THE TRUE DRUG TALE THAT INSPIRED THE SONG “LOSING MY WAY”: “I wrote all the lyrics and melody to that song. Actually, there is a specific story that goes with that song. I can’t remember if it was like an A&E documentary, or if it was on an ‘HBO Undercover’ documentary. I kind of got writer’s block for a second. (Timbaland) and his buddy Nate, who is sort of his protégé, they started working on this track in between a different song that I was working on, and I heard it and I remember feeling like it was influenced by a little bit of gospel music. I remember just sort of feeling that, and I said to myself, wow, whatever the lyrics I write on this song they have to have a message that I feel runs a lot deeper than just futuresex, blah, blah, blah, blah, blah. I remember going upstairs and I watched TV for a while. It was following the lives for three or four different people with substance abuse problems, particularly crack and crystal meth. There was a story of this guy who on the surface he didn’t look like a crack addict, but he was. He was somebody who was working a minimum wage job and trying to get his life back on track. To a lot of his friends he appeared that he didn’t have that problem. … There was something about him that was an everyday man to me. It’s not the sort of dramatization of, you know, a drug addict that we’re used to seeing. … For some reason it just really hit home with me. And I didn’t feel like anyone musically had attacked that issue yet. … That was what inspired that song and I immediately went downstairs and starting writing that song.”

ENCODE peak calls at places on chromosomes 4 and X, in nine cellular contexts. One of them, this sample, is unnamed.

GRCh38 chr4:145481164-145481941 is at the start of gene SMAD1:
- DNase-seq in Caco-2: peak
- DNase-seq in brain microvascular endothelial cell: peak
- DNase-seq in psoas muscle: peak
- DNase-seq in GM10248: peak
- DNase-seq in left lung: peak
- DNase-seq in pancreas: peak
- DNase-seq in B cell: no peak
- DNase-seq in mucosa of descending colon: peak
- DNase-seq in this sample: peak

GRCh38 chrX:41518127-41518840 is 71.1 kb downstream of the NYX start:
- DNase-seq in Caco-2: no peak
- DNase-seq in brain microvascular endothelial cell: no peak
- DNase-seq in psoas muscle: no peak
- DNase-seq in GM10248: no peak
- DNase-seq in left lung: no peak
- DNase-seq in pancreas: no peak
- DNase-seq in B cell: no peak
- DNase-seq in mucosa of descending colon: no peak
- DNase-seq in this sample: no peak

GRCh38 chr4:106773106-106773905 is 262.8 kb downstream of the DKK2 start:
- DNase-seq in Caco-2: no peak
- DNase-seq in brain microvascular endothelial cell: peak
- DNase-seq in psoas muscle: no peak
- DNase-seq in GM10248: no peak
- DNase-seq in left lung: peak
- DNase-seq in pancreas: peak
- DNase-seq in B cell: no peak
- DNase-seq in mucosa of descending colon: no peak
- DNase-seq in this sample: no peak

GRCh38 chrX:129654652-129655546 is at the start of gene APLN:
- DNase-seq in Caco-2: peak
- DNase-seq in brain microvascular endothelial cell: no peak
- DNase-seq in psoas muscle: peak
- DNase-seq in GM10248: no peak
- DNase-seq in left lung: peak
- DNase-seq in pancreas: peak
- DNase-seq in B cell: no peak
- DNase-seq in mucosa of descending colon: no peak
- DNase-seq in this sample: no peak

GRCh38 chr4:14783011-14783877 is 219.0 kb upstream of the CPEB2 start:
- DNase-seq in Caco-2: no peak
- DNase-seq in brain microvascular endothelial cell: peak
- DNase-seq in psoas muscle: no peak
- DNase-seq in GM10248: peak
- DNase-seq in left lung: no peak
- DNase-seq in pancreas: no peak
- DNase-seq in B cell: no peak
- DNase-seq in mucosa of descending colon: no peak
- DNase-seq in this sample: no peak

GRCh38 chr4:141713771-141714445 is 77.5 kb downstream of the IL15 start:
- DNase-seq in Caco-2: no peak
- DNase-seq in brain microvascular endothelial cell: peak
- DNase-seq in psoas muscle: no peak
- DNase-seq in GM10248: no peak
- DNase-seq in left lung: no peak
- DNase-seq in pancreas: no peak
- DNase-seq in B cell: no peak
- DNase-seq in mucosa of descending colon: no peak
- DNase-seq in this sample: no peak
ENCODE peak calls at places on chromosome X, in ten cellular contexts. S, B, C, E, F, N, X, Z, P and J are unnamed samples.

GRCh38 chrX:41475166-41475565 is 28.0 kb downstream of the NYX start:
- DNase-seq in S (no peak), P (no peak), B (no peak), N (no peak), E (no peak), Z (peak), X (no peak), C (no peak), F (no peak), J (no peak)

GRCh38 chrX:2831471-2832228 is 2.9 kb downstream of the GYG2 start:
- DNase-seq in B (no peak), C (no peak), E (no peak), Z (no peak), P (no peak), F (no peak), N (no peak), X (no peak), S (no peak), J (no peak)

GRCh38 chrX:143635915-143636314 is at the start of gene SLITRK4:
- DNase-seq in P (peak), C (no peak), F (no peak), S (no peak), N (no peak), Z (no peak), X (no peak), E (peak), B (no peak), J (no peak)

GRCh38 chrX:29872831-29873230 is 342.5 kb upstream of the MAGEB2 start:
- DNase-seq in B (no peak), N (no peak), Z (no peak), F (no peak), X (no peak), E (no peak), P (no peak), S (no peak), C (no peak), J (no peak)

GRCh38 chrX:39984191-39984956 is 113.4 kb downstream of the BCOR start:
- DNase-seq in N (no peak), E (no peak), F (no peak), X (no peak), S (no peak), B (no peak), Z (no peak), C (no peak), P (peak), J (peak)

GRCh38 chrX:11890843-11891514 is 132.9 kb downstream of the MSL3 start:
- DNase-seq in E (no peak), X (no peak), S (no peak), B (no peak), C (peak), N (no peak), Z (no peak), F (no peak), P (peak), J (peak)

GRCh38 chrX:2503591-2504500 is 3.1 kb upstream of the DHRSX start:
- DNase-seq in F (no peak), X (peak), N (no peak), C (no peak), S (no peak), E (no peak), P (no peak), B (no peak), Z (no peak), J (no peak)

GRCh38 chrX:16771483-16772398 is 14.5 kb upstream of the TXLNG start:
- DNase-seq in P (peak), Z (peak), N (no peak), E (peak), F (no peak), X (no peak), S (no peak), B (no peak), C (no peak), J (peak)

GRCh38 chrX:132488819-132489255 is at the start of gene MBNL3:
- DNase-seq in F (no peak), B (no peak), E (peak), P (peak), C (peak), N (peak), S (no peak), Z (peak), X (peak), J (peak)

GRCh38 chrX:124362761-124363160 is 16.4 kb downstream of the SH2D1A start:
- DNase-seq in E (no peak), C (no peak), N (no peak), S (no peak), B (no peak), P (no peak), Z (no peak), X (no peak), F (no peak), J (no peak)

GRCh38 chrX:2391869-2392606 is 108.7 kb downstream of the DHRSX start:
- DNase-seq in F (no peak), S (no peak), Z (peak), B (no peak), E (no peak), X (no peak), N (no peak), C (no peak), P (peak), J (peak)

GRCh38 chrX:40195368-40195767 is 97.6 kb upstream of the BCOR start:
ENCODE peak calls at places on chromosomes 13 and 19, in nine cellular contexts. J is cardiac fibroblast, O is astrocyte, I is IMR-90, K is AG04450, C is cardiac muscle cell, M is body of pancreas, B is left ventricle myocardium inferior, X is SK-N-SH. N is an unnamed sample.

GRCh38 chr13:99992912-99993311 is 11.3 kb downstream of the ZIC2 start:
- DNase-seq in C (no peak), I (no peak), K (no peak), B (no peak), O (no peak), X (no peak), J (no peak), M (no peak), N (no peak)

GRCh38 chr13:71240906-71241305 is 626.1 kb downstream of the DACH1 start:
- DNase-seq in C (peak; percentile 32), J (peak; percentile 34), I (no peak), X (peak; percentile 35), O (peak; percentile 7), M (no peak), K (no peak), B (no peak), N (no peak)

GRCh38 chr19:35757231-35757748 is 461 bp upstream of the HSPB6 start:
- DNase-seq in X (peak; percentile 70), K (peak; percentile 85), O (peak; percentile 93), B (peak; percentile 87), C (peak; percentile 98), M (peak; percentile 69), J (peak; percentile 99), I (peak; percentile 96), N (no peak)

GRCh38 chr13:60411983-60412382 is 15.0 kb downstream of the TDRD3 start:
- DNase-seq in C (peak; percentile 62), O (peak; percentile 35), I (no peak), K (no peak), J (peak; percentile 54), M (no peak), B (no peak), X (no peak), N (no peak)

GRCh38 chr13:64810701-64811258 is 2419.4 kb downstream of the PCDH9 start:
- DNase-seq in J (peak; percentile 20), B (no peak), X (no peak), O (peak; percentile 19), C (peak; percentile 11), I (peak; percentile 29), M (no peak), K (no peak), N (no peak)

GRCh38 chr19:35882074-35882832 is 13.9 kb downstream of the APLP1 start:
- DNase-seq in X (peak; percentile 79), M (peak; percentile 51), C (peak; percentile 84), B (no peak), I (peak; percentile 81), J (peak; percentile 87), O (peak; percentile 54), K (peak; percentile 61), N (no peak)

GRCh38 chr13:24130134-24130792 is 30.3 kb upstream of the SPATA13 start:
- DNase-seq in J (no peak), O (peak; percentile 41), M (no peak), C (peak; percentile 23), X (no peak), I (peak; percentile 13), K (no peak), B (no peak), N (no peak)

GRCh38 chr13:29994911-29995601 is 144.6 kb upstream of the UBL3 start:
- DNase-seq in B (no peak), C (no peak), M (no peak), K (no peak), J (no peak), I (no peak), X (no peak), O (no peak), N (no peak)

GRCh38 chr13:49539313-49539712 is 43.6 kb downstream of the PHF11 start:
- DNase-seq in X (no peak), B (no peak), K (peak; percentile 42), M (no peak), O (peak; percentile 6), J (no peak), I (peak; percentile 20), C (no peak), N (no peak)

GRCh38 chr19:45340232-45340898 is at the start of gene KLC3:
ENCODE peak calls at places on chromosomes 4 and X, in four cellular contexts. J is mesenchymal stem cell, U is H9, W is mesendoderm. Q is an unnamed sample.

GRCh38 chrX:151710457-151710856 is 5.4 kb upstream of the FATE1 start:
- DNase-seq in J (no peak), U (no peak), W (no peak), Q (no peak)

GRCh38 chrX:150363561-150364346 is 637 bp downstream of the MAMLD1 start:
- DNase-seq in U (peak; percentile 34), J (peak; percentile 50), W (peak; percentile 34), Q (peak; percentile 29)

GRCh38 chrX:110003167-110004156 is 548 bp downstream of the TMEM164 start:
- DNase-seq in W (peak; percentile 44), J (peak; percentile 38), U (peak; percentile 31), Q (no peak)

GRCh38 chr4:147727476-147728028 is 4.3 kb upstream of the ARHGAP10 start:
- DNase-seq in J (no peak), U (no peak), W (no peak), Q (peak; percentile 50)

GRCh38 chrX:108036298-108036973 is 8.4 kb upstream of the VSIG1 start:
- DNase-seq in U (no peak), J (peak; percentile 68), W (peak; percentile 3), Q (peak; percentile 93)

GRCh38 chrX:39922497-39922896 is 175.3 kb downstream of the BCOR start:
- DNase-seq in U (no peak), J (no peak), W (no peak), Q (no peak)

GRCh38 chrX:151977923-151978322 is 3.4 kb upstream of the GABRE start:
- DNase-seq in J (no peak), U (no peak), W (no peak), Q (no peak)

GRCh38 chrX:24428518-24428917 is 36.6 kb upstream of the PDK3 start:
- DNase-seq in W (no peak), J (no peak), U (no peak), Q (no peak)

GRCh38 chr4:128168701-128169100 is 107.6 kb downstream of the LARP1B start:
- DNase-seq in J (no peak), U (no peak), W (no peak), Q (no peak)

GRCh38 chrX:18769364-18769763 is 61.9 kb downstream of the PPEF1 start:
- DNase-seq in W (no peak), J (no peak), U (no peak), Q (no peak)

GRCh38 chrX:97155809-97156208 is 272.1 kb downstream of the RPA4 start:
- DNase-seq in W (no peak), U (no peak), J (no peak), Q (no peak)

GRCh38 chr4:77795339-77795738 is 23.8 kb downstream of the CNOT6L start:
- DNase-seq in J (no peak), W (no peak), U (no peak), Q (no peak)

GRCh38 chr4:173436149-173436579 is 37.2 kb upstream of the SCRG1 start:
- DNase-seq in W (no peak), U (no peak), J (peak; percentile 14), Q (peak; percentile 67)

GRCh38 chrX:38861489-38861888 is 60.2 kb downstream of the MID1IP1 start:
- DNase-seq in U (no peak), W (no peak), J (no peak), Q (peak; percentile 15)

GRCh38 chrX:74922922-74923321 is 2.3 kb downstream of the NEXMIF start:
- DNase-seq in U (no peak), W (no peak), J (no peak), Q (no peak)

WORKING WITH TIMBALAND: “I feel that I’ve found a definite co-producer, co-collaborator. … Timbaland’s extremely good at putting beats together, definitely kind of abstract beats that all of a sudden start to make sense. … We think the same when it comes to rhythm and melody. … He definitely engulfs himself into the creating of the beat and the creating of the sounds on the track. … I don’t know if anyone pushes him as hard as I push him to come with something so fresh and originial as far as the beats and the production. … I think Timbaland’s sort of mastered that sort of, you know, hop-step time. A lot of people call it the stutter beat. I kind of think he made it famous. He has such an ear for percussion.”
LEAVING ‘N SYNC: “I was the youngest one in the group, 14 when we signed our deal … I think as I started to learn more about music and not just the biz I think that I decided I wanted to do something that really met my creative urge and this was the venue for me. And I knew that it wouldn’t work any other way. … I think there was just something inside me that said if you don’t do this now you might never do it.”